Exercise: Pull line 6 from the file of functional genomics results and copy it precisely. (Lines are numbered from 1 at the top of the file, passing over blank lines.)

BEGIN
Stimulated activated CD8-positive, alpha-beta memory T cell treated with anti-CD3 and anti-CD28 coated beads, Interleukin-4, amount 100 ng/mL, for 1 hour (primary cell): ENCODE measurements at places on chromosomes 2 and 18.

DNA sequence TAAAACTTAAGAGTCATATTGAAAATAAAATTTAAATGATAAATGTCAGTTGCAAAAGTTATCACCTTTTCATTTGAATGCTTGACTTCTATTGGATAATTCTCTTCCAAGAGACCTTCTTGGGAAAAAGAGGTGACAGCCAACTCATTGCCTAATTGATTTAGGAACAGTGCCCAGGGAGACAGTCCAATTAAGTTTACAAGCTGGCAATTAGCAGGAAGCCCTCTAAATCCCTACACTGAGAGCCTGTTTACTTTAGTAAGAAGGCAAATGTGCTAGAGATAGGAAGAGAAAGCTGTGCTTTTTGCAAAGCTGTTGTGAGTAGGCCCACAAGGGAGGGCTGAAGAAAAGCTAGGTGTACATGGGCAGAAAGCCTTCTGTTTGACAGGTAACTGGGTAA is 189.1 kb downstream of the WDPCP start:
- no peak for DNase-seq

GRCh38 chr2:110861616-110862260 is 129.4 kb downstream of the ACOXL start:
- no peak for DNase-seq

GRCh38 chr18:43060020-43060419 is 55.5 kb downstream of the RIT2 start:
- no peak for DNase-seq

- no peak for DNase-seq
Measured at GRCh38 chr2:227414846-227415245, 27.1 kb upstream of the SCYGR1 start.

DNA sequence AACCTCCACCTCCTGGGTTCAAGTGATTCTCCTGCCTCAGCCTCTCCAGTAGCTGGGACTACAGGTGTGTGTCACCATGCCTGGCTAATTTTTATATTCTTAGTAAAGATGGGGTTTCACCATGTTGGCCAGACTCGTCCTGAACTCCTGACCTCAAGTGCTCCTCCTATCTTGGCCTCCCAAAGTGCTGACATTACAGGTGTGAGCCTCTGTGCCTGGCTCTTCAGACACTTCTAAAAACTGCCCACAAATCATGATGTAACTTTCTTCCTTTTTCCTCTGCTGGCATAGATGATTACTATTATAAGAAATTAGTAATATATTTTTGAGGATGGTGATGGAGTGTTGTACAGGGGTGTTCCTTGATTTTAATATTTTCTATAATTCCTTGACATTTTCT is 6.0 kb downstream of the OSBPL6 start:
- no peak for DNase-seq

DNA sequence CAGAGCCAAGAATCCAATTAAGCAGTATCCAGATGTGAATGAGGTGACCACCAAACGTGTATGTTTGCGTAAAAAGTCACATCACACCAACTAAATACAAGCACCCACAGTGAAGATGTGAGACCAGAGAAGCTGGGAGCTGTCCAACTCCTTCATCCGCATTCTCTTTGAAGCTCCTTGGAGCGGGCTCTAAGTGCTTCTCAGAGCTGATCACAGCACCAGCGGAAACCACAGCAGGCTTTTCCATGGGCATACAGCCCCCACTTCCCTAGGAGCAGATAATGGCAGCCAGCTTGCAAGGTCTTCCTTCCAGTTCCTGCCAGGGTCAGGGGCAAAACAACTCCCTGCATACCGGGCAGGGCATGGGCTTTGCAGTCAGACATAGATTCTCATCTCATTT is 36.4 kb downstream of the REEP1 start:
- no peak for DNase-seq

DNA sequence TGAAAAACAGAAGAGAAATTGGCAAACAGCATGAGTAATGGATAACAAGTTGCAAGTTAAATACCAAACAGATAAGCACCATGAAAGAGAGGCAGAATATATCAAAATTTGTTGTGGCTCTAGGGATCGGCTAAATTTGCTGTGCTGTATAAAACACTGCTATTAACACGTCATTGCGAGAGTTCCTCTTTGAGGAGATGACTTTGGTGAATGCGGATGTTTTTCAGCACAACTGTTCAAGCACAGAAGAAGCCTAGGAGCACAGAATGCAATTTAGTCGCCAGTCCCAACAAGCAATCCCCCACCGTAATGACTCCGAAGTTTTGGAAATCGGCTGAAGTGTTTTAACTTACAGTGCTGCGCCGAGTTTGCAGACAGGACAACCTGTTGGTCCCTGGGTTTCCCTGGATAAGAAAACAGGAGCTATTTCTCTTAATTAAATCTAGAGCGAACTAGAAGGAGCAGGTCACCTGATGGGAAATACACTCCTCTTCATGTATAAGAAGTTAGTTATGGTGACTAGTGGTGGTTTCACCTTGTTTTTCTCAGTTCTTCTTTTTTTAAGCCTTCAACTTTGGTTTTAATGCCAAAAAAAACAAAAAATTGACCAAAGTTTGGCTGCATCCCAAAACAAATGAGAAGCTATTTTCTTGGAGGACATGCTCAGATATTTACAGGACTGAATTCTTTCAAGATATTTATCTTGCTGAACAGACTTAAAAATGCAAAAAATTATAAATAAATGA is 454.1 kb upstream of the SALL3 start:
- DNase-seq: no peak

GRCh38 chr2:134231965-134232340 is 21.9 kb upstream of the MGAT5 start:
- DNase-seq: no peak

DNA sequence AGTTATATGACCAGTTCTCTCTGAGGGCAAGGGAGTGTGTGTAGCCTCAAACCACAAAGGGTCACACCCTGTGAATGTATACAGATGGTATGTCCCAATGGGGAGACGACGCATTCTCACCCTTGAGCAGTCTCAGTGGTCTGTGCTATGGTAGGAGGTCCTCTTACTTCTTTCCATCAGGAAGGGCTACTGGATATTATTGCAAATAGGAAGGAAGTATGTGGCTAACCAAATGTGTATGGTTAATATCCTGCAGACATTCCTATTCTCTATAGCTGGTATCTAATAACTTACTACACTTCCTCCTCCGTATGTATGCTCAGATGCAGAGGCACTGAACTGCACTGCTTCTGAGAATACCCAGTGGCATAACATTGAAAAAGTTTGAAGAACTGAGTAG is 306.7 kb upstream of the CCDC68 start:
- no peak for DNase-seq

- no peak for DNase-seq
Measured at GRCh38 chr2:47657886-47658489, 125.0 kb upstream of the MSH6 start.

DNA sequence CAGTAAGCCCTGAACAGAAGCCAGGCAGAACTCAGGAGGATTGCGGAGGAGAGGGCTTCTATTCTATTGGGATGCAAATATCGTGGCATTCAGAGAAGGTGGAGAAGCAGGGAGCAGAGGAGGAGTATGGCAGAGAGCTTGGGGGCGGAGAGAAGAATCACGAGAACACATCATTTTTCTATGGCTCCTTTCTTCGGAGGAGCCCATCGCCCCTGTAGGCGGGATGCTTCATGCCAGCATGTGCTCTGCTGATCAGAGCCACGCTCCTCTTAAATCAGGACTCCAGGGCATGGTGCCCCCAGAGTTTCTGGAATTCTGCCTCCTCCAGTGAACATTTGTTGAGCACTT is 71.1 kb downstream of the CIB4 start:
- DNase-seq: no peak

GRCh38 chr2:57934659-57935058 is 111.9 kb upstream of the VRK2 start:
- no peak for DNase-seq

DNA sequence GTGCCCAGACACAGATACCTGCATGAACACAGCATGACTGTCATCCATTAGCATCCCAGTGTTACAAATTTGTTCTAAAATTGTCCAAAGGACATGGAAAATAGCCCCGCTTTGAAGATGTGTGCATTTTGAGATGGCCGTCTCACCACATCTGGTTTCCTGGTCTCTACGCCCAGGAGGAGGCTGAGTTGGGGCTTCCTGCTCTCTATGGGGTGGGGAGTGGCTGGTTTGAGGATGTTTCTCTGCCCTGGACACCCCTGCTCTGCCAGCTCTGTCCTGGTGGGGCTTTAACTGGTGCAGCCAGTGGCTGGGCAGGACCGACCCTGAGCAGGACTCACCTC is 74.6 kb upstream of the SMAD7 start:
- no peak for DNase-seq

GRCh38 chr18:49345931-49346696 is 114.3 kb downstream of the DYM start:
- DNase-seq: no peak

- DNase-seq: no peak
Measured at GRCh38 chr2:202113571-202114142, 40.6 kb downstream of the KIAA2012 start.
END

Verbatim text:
GRCh38 chr18:43060020-43060419 is 55.5 kb downstream of the RIT2 start: